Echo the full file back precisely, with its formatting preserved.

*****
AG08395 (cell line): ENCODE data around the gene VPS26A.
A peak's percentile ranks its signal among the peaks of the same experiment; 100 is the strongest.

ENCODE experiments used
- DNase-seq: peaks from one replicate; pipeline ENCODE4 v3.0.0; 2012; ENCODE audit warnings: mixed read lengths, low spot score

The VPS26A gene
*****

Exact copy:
AG08395 (cell line): ENCODE data around the gene VPS26A.
A peak's percentile ranks its signal among the peaks of the same experiment; 100 is the strongest.

ENCODE experiments used
- DNase-seq: peaks from one replicate; pipeline ENCODE4 v3.0.0; 2012; ENCODE audit warnings: mixed read lengths, low spot score

The VPS26A gene